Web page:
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J Crohns Colitis. 2017 Oct 1;11(10):1230-1237. doi: 10.1093/ecco-jcc/jjx082.

Vedolizumab in Paediatric Inflammatory Bowel Disease: A Retrospective Multi-Centre Experience From the Paediatric IBD Porto Group of ESPGHAN.

Author information

1
Shaare Zedek Medical Center, Jerusalem, Israel.
2
Hebrew University of Jerusalem, Jerusalem, Israel.
3
Schneider Medical Center, Petach Tikva, Israel.
4
Sackler Faculty of Medicine, Tel Aviv University, Tel Aviv, Israel.
5
Wolfson Medical Center, Holon, Israel.
6
Erasmus Medical Center, Rotterdam, The Netherlands.
7
Hopital Necker Enfants Malades, Paris, France.
8
Great Ormond Street Hospital, London, UK.
9
Rambam Medical Center, Haifa, Israel.
10
University Medical Center Utrecht, Utrecht, The Netherlands.
11
Oxford University Children's Hospital,Oxford, UK.
12
Oxford University Children's Hospital, Oxford, UK.
13
Translational Gastroenterology Unit, Oxford University, UK.
14
University Medical Center, Ulm, Germany.
15
Helsinki University Central Hospital, Helsinki, Finland.
16
Hvidovre University Hospital, Copenhagen, Denmark.
17
'Dana-Dwek' Children's Hospital, Tel Aviv, Israel.
18
Edmond and Lily Safra Children's Hospital, Tel Hashomer, Israel.
19
VU Medical Centre, Amsterdam, The Netherlands.
20
Hospital Sant Joan de Deu, Barcelona, Spain.
21
Royal Hospital for Sick Children, Glasgow, Uk.
22
University Hospital Motol, Prague, Czech Republic.

Abstract

Background:

Vedolizumab, an anti-integrin antibody, has proven to be effective in adults with inflammatory bowel disease [IBD], but the data in paediatrics are limited. We describe the short-term effectiveness and safety of vedolizumab in a European multi-centre paediatric IBD cohort.

Method:

Retrospective review of children [aged 2-18 years] treated with vedolizumab from 19 centres affiliated with the Paediatric IBD Porto group of ESPGHAN. Primary outcome was Week 14 corticosteroid-free remission [CFR].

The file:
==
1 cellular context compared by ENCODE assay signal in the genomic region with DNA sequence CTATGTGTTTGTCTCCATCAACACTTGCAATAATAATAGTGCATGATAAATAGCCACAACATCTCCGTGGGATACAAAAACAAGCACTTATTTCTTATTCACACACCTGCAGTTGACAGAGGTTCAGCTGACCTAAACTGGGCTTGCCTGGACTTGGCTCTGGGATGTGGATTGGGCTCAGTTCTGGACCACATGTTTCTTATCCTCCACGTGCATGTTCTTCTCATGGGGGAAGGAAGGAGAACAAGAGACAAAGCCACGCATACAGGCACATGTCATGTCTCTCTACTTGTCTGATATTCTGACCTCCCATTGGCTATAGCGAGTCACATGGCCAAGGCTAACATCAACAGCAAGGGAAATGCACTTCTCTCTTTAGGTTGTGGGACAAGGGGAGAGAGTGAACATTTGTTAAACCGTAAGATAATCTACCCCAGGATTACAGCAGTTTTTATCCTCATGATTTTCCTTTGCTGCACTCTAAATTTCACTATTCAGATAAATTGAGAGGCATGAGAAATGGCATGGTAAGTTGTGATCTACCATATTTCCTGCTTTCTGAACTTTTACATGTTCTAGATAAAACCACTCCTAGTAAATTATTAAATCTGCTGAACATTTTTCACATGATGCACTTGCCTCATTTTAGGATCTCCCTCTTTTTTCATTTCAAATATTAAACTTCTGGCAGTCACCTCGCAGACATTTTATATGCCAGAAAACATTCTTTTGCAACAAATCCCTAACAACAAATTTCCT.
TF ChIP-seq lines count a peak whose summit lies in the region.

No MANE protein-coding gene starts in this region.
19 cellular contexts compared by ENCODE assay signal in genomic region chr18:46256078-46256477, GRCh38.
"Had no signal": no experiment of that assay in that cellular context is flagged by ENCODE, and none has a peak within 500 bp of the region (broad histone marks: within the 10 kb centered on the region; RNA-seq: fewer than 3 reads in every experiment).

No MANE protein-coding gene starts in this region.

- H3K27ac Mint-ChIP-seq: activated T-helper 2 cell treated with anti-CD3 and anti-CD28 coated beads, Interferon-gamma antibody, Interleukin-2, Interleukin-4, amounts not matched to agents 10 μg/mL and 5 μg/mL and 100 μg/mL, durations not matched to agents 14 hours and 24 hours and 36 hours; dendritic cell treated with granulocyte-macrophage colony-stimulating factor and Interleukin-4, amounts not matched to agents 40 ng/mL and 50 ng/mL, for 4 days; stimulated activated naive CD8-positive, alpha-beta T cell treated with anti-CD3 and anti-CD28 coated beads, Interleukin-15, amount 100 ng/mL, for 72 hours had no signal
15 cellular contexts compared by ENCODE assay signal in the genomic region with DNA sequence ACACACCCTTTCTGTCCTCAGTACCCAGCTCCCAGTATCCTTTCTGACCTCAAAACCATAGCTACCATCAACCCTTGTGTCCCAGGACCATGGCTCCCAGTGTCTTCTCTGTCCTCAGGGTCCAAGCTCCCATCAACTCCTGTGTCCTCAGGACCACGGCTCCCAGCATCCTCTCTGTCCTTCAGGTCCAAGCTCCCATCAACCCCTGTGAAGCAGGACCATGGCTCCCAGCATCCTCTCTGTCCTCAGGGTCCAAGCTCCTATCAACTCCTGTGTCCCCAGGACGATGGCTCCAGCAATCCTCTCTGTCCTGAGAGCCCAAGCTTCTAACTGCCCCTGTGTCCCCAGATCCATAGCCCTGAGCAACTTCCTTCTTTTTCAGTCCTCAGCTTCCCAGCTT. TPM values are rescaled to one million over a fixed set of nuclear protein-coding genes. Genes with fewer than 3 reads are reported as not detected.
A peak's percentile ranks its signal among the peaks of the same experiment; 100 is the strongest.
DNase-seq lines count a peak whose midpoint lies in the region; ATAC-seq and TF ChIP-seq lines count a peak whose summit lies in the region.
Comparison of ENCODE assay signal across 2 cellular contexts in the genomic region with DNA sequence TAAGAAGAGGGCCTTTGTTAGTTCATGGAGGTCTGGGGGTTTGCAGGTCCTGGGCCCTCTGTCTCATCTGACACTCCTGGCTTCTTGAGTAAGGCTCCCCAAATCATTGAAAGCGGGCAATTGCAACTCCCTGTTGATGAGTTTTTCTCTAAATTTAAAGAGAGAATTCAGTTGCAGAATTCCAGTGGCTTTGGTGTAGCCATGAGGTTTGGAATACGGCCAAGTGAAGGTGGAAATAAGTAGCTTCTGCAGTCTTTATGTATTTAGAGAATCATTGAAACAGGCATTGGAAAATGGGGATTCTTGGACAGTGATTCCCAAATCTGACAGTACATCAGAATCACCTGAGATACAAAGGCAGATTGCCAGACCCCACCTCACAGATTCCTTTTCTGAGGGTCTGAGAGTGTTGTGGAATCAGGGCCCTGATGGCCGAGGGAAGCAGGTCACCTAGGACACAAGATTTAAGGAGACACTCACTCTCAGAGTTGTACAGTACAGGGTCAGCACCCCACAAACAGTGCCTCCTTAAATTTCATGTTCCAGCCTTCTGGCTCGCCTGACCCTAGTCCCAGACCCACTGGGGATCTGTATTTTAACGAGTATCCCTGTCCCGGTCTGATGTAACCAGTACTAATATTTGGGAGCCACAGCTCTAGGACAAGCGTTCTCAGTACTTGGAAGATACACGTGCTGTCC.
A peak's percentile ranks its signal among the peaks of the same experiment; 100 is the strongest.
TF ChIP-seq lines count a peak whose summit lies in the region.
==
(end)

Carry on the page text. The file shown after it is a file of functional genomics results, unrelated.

Results:

In all, 64 children were included (32 [50%] male, mean age 14.5 ± 2.8 years, with a median follow-up 24 weeks [interquartile range 14-38; range 6-116]); 41 [64%] cases of ulcerative colitis/inflammatory bowel disease unclassified [UC/IBD-U] and 23 [36%] Crohn's disease [CD]. All were previously treated with anti-tumour necrosis factor [TNF] [28% primary failure, 53% secondary failure]. Week 14 CFR was 37% in UC, and 14% in CD [P = 0.06]. CFR by last follow-up was 39% in UC and 24% in CD [p = 0.24]. Ten [17%] children required surgery, six of whom had colectomy for UC. Concomitant immunomodulatory drugs did not affect remission rate [42% vs 35%; p = 0.35 at Week 22]. There were three minor drug-related adverse events. Only 3 of 16 children who underwent endoscopic evaluation had mucosal healing after treatment (19%).

Conclusions:

Vedolizumab was safe and effective in this cohort of paediatric refractory IBD. These data support previous findings of slow induction rate of vedolizumab in CD and a trend to be less effective compared with patients with UC.

KEYWORDS:

Vedolizumab; inflammatory bowel disease; paediatric

PMID:
28605483
DOI:
10.1093/ecco-jcc/jjx082
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